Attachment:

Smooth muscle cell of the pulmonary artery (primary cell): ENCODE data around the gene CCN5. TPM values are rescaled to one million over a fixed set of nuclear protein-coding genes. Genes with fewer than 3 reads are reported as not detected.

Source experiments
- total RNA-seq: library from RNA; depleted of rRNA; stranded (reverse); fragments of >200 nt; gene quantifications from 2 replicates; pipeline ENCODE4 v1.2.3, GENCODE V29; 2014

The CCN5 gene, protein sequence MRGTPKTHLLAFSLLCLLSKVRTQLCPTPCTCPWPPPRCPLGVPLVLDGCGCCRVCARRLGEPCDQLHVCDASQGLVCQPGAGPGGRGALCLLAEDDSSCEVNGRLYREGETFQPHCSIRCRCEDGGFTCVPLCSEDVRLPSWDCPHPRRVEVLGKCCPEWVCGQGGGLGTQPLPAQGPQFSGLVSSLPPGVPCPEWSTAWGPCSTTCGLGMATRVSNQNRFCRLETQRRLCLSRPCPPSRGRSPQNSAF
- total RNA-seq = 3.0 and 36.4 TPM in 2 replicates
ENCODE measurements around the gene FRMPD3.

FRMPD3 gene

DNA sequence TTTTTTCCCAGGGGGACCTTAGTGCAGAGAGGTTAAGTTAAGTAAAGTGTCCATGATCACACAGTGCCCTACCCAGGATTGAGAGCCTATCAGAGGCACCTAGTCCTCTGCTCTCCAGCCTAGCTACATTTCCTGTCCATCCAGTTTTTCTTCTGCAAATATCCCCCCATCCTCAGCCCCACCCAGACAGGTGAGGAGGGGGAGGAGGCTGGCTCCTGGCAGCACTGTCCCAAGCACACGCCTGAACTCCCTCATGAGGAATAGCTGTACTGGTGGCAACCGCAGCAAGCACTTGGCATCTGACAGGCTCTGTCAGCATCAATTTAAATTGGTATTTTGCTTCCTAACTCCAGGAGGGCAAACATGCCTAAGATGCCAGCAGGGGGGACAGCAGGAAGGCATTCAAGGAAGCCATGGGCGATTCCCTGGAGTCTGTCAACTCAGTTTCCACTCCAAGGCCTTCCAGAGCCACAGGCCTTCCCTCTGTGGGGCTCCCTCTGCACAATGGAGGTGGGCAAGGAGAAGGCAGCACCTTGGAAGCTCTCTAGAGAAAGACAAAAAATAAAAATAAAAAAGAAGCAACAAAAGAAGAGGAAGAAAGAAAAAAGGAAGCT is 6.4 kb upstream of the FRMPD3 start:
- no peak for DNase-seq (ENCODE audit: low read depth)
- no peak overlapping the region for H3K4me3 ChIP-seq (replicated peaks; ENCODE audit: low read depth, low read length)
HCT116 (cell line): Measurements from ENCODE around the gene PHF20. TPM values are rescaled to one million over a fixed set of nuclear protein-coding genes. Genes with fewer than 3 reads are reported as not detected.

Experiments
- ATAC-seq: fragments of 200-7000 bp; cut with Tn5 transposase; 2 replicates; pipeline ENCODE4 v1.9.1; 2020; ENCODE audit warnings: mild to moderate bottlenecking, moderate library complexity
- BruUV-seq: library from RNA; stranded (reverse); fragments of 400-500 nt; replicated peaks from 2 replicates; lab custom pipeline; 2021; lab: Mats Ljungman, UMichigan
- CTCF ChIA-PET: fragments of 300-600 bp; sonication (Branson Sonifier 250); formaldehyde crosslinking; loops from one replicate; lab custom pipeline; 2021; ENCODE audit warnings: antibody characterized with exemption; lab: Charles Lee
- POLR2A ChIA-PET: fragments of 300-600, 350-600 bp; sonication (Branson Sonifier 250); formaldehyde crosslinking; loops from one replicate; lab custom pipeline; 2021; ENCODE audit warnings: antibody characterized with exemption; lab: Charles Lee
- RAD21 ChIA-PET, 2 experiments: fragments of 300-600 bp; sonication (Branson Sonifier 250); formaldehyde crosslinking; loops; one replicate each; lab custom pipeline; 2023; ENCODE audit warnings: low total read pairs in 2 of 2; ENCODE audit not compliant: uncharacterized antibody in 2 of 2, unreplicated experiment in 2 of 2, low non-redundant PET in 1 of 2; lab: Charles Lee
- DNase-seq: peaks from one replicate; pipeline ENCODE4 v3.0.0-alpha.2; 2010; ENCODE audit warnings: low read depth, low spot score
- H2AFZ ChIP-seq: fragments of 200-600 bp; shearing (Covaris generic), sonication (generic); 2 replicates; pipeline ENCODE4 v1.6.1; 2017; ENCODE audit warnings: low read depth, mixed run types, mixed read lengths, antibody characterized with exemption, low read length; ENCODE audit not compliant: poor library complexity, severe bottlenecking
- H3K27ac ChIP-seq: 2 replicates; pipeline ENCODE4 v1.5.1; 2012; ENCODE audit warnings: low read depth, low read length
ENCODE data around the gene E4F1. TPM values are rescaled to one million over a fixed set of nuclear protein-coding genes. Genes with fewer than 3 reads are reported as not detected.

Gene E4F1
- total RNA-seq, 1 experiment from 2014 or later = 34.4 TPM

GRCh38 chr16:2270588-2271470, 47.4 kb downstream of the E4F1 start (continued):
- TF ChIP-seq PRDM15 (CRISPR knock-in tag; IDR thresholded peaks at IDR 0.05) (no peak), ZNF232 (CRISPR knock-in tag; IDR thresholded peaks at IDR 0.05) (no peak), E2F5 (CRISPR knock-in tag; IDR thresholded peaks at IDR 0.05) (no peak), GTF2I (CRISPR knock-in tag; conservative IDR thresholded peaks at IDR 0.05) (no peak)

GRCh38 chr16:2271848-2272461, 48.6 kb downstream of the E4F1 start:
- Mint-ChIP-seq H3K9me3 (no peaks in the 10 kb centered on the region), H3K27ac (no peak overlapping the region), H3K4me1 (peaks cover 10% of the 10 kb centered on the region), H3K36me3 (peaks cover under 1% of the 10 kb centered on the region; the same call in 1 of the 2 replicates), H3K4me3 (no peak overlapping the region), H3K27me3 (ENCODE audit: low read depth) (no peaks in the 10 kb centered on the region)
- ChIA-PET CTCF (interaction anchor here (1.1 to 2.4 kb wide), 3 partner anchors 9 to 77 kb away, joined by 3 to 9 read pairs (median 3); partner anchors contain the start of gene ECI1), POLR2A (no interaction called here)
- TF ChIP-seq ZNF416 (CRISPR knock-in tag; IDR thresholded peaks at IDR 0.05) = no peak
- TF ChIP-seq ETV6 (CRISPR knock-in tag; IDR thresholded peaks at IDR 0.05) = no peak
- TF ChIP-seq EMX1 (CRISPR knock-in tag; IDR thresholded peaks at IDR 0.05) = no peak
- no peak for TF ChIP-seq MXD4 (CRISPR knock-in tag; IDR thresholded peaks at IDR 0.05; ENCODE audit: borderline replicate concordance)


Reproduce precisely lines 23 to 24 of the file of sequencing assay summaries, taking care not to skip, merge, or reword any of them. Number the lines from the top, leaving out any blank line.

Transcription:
- total RNA-seq, 1 experiment from 2014 or later = 34.4 TPM

GRCh38 chr16:2270588-2271470, 47.4 kb downstream of the E4F1 start (continued):